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Effective public safety report preparation

In this tip, Gordon Graham emphasizes the importance of well-written, accurate, complete, objective and timely incident reports

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Gordon Graham with Today’s Tip from Lexipol. Today’s Tip is for all my friends in public safety and it deals with a very important topic: report preparation.

You know it’s important to write a good report. But how do you do it? Remember to follow three simple principles: preparation, organization, and clarity.

The best reports are written in the first person and fully recount everything you saw, heard, or learned from others in chronological order. Don’t just tell the reader what happened. Show the reader so they fully understand the incident from your perspective.

So, Gordon, where should I begin the report? Start at the point where you responded to the incident or made the first observation that triggered your investigation. Don’t skip important details or leave holes in your report. Don’t leave any questions unanswered.

Consider asking yourself this question, “If I was a defense lawyer, how would I attack this report?” Try to see the situation from a defense lawyer’s perspective.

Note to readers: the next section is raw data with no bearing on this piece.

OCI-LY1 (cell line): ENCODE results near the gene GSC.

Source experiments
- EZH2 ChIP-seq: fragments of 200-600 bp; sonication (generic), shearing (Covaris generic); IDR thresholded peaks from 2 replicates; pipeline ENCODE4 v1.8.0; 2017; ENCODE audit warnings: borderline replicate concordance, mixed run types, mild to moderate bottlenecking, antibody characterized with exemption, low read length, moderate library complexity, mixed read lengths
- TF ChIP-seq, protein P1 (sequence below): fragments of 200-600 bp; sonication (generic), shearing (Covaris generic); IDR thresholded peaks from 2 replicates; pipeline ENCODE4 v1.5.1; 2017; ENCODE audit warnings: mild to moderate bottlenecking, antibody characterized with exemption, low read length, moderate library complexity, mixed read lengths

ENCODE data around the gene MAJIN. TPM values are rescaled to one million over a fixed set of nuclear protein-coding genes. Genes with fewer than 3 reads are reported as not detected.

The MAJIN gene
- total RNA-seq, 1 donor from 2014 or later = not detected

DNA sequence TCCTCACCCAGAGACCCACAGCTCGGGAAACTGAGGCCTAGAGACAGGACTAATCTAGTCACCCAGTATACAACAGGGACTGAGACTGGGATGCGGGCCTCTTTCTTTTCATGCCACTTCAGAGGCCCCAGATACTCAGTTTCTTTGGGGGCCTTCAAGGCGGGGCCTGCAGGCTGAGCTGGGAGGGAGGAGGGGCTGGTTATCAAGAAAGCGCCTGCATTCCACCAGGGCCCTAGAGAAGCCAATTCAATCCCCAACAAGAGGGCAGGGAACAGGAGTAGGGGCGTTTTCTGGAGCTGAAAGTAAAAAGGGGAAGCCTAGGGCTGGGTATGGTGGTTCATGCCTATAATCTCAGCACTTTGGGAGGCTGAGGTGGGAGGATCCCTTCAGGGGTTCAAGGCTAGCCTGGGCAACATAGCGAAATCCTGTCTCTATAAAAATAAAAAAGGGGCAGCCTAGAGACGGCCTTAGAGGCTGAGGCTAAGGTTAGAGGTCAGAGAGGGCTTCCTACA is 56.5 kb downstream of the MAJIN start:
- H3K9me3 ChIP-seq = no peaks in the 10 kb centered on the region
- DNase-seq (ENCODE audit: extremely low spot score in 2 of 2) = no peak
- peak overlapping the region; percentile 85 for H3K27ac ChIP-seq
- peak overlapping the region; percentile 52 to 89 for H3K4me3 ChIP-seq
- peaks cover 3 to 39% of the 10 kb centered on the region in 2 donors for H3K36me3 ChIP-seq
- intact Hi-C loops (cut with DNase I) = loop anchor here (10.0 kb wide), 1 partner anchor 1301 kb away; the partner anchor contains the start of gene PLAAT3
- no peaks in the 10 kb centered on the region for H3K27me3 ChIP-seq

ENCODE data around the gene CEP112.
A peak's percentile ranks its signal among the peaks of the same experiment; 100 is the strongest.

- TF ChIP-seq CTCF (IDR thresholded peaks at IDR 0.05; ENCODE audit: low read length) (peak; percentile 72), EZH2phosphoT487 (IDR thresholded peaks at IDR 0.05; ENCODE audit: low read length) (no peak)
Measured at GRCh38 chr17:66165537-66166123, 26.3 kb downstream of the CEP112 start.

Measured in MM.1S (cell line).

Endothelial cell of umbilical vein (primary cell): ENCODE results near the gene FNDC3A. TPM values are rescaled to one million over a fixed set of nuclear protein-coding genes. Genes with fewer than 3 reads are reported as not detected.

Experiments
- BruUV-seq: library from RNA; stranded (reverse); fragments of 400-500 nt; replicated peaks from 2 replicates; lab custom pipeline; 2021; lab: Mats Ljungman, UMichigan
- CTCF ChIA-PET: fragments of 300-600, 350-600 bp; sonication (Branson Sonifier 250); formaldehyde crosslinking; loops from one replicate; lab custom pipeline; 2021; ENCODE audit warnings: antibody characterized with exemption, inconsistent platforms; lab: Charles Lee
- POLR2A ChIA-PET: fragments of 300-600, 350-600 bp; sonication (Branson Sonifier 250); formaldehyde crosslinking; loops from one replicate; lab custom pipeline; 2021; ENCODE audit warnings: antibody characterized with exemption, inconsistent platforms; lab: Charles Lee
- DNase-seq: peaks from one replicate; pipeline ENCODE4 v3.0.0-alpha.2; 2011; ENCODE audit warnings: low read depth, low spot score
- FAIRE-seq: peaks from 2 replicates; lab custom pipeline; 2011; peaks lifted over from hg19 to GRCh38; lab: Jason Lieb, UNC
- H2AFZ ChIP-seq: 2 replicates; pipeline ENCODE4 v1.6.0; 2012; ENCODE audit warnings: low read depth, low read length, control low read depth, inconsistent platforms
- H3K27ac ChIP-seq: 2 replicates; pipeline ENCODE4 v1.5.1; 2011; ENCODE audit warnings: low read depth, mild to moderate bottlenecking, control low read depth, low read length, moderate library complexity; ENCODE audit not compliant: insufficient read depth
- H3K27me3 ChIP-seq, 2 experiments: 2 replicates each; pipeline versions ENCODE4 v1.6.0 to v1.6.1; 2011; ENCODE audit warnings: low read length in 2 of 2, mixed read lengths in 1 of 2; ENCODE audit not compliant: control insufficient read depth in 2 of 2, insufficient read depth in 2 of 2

Of course, be factual and accurate. Reports document what you know. Write what you observed. Write what you were told.

Write what happened. You can include subjective impressions or explanations that help the reader understand your perspective and your actions. But don’t speculate or include personal opinions in your reports.

A well-written, accurate, complete, objective, and timely report helps protect you, your agency, and your community. It can also help refresh your memory at a later date, or provide information for possible criminal prosecution or inmate disciplinary processes.

Every report you write is a reflection of your skill, knowledge, and professionalism. Make them all count. Why you did, what you did, when you did it: that’s so darn important.

And that is Today’s Tip from Lexipol. Gordon Graham signing off.

Gordon Graham has been actively involved in law enforcement since 1973. He spent nearly 10 years as a very active motorcycle officer while also attending Cal State Long Beach to achieve his teaching credential, USC to do his graduate work in Safety and Systems Management with an emphasis on Risk Management, and Western State University to obtain his law degree. In 1982 he was promoted to sergeant and also admitted to the California State Bar and immediately opened his law offices in Los Angeles.